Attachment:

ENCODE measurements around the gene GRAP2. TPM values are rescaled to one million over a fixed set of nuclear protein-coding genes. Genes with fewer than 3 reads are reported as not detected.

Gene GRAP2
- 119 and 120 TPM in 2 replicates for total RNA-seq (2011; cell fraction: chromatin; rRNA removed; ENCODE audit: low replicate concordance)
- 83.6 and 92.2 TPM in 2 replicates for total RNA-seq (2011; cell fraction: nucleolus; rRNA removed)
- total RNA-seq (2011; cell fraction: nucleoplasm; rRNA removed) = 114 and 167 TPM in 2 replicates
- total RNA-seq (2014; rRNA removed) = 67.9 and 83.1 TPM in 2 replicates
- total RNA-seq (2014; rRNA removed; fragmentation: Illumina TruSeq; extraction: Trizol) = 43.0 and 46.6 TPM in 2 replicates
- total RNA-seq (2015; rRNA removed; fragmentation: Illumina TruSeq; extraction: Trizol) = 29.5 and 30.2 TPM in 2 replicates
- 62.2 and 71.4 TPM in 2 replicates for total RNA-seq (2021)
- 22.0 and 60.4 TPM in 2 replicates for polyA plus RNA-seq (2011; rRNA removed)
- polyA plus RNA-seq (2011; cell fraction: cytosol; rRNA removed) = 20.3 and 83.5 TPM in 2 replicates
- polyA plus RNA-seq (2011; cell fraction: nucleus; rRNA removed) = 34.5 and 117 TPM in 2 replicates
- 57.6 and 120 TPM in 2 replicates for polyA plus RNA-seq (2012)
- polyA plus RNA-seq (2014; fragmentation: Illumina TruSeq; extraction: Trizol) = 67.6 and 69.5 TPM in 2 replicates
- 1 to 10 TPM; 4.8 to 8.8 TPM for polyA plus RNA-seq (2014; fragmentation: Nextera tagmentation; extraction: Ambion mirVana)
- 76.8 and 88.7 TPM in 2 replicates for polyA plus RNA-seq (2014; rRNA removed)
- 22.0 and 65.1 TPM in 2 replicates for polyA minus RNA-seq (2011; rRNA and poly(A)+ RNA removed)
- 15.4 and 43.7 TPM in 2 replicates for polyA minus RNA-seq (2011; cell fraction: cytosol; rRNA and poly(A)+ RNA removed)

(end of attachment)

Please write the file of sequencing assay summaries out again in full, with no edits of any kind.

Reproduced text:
ENCODE measurements around the gene GRAP2. TPM values are rescaled to one million over a fixed set of nuclear protein-coding genes. Genes with fewer than 3 reads are reported as not detected.

Gene GRAP2
- 119 and 120 TPM in 2 replicates for total RNA-seq (2011; cell fraction: chromatin; rRNA removed; ENCODE audit: low replicate concordance)
- 83.6 and 92.2 TPM in 2 replicates for total RNA-seq (2011; cell fraction: nucleolus; rRNA removed)
- total RNA-seq (2011; cell fraction: nucleoplasm; rRNA removed) = 114 and 167 TPM in 2 replicates
- total RNA-seq (2014; rRNA removed) = 67.9 and 83.1 TPM in 2 replicates
- total RNA-seq (2014; rRNA removed; fragmentation: Illumina TruSeq; extraction: Trizol) = 43.0 and 46.6 TPM in 2 replicates
- total RNA-seq (2015; rRNA removed; fragmentation: Illumina TruSeq; extraction: Trizol) = 29.5 and 30.2 TPM in 2 replicates
- 62.2 and 71.4 TPM in 2 replicates for total RNA-seq (2021)
- 22.0 and 60.4 TPM in 2 replicates for polyA plus RNA-seq (2011; rRNA removed)
- polyA plus RNA-seq (2011; cell fraction: cytosol; rRNA removed) = 20.3 and 83.5 TPM in 2 replicates
- polyA plus RNA-seq (2011; cell fraction: nucleus; rRNA removed) = 34.5 and 117 TPM in 2 replicates
- 57.6 and 120 TPM in 2 replicates for polyA plus RNA-seq (2012)
- polyA plus RNA-seq (2014; fragmentation: Illumina TruSeq; extraction: Trizol) = 67.6 and 69.5 TPM in 2 replicates
- 1 to 10 TPM; 4.8 to 8.8 TPM for polyA plus RNA-seq (2014; fragmentation: Nextera tagmentation; extraction: Ambion mirVana)
- 76.8 and 88.7 TPM in 2 replicates for polyA plus RNA-seq (2014; rRNA removed)
- 22.0 and 65.1 TPM in 2 replicates for polyA minus RNA-seq (2011; rRNA and poly(A)+ RNA removed)
- 15.4 and 43.7 TPM in 2 replicates for polyA minus RNA-seq (2011; cell fraction: cytosol; rRNA and poly(A)+ RNA removed)